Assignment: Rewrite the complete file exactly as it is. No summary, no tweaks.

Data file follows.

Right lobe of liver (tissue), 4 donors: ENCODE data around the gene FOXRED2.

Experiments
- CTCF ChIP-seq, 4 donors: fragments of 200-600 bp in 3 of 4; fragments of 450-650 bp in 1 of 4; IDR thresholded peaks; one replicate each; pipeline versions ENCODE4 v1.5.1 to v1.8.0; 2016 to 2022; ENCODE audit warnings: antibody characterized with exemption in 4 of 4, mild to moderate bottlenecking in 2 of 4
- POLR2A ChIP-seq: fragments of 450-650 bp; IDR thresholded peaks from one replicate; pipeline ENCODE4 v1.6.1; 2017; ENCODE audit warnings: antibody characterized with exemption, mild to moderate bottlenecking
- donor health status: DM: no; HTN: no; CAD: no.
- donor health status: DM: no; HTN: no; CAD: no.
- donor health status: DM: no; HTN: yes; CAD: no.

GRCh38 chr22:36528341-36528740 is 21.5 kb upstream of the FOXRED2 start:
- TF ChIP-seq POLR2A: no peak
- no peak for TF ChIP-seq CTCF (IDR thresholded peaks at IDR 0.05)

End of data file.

Right lobe of liver (tissue), 4 donors: ENCODE data around the gene FOXRED2.

Experiments
- CTCF ChIP-seq, 4 donors: fragments of 200-600 bp in 3 of 4; fragments of 450-650 bp in 1 of 4; IDR thresholded peaks; one replicate each; pipeline versions ENCODE4 v1.5.1 to v1.8.0; 2016 to 2022; ENCODE audit warnings: antibody characterized with exemption in 4 of 4, mild to moderate bottlenecking in 2 of 4
- POLR2A ChIP-seq: fragments of 450-650 bp; IDR thresholded peaks from one replicate; pipeline ENCODE4 v1.6.1; 2017; ENCODE audit warnings: antibody characterized with exemption, mild to moderate bottlenecking
- donor health status: DM: no; HTN: no; CAD: no.
- donor health status: DM: no; HTN: no; CAD: no.
- donor health status: DM: no; HTN: yes; CAD: no.

GRCh38 chr22:36528341-36528740 is 21.5 kb upstream of the FOXRED2 start:
- TF ChIP-seq POLR2A: no peak
- no peak for TF ChIP-seq CTCF (IDR thresholded peaks at IDR 0.05)